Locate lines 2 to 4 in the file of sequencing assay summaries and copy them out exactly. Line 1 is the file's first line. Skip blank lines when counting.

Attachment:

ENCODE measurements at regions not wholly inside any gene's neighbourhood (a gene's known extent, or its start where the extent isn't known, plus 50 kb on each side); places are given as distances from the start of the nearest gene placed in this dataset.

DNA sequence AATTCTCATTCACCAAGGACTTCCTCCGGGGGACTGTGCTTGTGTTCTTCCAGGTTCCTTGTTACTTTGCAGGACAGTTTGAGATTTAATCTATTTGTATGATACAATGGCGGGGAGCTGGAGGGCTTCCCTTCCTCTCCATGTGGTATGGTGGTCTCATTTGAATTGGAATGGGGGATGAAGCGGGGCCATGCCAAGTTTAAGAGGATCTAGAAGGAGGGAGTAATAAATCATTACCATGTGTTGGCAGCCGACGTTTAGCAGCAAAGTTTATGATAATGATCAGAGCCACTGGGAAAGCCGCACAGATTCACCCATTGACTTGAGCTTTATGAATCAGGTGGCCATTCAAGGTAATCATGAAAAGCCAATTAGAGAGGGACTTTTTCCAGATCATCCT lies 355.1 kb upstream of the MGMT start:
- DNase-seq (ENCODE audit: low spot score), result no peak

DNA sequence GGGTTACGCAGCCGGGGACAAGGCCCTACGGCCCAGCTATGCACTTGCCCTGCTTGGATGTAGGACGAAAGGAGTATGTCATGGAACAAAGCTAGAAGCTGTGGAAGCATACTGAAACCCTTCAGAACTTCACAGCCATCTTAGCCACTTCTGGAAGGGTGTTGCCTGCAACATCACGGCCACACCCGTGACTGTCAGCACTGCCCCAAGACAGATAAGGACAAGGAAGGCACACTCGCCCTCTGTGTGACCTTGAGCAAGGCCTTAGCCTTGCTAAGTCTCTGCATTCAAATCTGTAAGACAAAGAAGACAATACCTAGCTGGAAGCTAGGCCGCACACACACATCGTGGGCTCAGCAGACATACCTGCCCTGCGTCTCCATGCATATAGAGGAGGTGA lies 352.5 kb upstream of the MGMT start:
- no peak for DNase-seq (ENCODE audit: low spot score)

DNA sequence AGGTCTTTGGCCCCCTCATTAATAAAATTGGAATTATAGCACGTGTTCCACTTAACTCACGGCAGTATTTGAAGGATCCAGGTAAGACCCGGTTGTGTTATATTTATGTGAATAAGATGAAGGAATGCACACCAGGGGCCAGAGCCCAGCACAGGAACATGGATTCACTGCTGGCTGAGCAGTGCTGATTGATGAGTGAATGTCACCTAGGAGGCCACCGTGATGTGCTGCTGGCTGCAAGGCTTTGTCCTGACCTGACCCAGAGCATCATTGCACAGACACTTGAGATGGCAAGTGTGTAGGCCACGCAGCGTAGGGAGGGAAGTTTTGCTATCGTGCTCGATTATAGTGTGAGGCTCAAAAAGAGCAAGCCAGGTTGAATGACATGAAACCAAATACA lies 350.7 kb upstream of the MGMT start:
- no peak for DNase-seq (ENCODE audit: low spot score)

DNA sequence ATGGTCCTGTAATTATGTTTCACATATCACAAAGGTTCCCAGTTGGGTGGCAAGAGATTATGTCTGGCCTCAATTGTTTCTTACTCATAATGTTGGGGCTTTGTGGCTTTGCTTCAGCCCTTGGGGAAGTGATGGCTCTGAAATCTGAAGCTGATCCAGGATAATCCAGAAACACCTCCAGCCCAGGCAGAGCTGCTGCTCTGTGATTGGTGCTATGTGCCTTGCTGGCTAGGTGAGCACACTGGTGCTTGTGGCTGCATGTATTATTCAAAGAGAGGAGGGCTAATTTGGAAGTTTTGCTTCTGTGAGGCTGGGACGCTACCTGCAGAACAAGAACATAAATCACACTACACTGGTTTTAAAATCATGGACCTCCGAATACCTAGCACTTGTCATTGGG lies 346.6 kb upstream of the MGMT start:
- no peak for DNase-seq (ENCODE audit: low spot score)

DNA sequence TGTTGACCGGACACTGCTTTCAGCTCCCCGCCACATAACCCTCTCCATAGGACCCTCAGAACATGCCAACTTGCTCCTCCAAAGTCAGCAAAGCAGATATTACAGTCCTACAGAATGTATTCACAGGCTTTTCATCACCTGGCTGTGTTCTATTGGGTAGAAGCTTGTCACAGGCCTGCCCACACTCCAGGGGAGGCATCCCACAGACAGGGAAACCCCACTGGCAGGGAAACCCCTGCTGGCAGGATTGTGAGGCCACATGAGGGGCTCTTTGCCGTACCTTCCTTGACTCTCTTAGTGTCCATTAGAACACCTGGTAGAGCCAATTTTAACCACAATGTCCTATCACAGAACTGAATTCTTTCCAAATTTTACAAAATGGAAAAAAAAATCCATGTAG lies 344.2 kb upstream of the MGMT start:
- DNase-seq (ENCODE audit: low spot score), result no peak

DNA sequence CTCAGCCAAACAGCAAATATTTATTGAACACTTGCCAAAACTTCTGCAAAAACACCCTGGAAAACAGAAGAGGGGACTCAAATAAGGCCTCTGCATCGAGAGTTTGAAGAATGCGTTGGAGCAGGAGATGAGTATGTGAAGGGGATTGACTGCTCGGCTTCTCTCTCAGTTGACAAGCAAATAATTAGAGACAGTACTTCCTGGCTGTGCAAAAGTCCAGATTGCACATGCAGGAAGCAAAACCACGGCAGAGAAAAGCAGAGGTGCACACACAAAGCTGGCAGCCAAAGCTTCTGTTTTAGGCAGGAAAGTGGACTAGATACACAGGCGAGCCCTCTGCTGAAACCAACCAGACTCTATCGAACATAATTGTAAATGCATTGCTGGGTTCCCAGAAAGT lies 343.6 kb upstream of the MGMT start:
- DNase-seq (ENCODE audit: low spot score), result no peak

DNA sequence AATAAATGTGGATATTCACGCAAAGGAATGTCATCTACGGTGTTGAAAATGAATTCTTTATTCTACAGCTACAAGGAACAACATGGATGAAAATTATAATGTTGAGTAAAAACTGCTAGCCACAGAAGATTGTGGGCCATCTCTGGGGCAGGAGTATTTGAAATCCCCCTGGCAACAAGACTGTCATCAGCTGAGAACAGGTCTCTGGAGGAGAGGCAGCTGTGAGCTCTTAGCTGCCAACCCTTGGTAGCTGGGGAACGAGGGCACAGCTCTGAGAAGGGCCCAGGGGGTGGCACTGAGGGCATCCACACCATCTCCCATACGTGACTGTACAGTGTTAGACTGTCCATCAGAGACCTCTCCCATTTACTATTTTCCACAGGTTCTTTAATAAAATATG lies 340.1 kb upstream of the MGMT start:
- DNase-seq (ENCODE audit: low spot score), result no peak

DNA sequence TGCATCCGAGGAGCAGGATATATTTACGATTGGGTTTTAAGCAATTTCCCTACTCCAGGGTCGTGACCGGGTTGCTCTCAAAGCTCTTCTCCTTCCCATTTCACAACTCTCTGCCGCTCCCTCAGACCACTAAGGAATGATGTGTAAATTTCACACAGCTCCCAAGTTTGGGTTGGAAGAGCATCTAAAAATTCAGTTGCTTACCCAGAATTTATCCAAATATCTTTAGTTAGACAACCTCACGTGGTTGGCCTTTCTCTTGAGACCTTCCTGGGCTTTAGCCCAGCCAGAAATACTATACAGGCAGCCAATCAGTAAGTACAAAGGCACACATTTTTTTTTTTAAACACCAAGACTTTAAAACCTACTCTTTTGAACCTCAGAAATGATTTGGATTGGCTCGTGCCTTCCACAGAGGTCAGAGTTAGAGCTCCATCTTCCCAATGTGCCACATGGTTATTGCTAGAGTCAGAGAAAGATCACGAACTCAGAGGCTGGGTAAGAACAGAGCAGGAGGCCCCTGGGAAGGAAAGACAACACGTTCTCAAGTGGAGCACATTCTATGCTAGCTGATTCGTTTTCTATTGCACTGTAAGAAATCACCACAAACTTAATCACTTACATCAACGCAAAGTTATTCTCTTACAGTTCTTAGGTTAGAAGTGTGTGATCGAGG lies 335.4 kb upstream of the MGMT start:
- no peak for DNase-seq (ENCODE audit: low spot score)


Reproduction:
DNA sequence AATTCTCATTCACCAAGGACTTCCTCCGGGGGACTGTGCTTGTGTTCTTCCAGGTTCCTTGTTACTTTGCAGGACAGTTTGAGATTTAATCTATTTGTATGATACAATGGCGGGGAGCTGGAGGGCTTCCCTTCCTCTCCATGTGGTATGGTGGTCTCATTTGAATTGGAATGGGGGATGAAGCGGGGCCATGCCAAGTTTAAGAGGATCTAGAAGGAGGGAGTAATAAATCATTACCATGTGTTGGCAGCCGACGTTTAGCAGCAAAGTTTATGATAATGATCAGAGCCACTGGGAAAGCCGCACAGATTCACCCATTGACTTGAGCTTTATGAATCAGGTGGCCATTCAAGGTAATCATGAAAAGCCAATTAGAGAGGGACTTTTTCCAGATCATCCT lies 355.1 kb upstream of the MGMT start:
- DNase-seq (ENCODE audit: low spot score), result no peak

DNA sequence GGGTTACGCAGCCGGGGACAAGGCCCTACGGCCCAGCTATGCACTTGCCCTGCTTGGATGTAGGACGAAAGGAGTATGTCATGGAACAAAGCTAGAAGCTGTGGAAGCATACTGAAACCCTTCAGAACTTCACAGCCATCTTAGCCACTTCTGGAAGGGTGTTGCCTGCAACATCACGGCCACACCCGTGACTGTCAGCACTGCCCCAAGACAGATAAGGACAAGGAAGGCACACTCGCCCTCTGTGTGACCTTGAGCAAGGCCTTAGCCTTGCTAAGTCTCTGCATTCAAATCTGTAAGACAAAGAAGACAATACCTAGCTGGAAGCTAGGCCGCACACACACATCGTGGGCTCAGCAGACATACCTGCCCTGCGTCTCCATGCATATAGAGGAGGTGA lies 352.5 kb upstream of the MGMT start: